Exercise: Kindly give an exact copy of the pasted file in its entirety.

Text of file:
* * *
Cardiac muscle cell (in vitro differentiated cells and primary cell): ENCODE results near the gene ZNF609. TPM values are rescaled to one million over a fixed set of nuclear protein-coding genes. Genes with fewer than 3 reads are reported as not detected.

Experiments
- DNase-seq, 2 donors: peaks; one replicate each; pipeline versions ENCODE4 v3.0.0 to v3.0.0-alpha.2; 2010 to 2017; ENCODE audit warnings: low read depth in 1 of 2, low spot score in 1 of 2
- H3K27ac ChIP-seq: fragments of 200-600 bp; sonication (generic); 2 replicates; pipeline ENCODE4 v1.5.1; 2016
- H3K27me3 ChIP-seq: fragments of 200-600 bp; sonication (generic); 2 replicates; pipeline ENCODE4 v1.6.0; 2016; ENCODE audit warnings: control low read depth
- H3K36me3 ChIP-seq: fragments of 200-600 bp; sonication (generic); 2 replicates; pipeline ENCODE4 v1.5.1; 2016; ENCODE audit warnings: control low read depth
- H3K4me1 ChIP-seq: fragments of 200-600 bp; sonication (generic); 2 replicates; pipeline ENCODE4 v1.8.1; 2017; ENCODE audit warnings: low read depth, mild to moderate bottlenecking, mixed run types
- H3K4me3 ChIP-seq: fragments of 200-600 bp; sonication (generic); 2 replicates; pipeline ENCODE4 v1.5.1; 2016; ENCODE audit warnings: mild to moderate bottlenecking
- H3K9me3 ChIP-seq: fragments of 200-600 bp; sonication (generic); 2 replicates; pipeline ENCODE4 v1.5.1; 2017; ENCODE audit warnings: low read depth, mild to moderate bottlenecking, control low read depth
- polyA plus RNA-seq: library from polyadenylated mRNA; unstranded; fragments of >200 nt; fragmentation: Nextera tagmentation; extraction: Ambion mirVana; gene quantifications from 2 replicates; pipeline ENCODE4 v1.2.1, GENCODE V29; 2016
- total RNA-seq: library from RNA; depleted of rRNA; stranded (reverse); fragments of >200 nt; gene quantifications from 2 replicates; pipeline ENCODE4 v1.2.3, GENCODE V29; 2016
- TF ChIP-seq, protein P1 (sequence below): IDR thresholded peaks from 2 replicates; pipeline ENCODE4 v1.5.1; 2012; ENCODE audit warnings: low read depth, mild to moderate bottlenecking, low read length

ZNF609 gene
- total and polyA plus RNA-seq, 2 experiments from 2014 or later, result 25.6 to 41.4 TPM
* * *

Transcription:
Cardiac muscle cell (in vitro differentiated cells and primary cell): ENCODE results near the gene ZNF609. TPM values are rescaled to one million over a fixed set of nuclear protein-coding genes. Genes with fewer than 3 reads are reported as not detected.

Experiments
- DNase-seq, 2 donors: peaks; one replicate each; pipeline versions ENCODE4 v3.0.0 to v3.0.0-alpha.2; 2010 to 2017; ENCODE audit warnings: low read depth in 1 of 2, low spot score in 1 of 2
- H3K27ac ChIP-seq: fragments of 200-600 bp; sonication (generic); 2 replicates; pipeline ENCODE4 v1.5.1; 2016
- H3K27me3 ChIP-seq: fragments of 200-600 bp; sonication (generic); 2 replicates; pipeline ENCODE4 v1.6.0; 2016; ENCODE audit warnings: control low read depth
- H3K36me3 ChIP-seq: fragments of 200-600 bp; sonication (generic); 2 replicates; pipeline ENCODE4 v1.5.1; 2016; ENCODE audit warnings: control low read depth
- H3K4me1 ChIP-seq: fragments of 200-600 bp; sonication (generic); 2 replicates; pipeline ENCODE4 v1.8.1; 2017; ENCODE audit warnings: low read depth, mild to moderate bottlenecking, mixed run types
- H3K4me3 ChIP-seq: fragments of 200-600 bp; sonication (generic); 2 replicates; pipeline ENCODE4 v1.5.1; 2016; ENCODE audit warnings: mild to moderate bottlenecking
- H3K9me3 ChIP-seq: fragments of 200-600 bp; sonication (generic); 2 replicates; pipeline ENCODE4 v1.5.1; 2017; ENCODE audit warnings: low read depth, mild to moderate bottlenecking, control low read depth
- polyA plus RNA-seq: library from polyadenylated mRNA; unstranded; fragments of >200 nt; fragmentation: Nextera tagmentation; extraction: Ambion mirVana; gene quantifications from 2 replicates; pipeline ENCODE4 v1.2.1, GENCODE V29; 2016
- total RNA-seq: library from RNA; depleted of rRNA; stranded (reverse); fragments of >200 nt; gene quantifications from 2 replicates; pipeline ENCODE4 v1.2.3, GENCODE V29; 2016
- TF ChIP-seq, protein P1 (sequence below): IDR thresholded peaks from 2 replicates; pipeline ENCODE4 v1.5.1; 2012; ENCODE audit warnings: low read depth, mild to moderate bottlenecking, low read length

ZNF609 gene
- total and polyA plus RNA-seq, 2 experiments from 2014 or later, result 25.6 to 41.4 TPM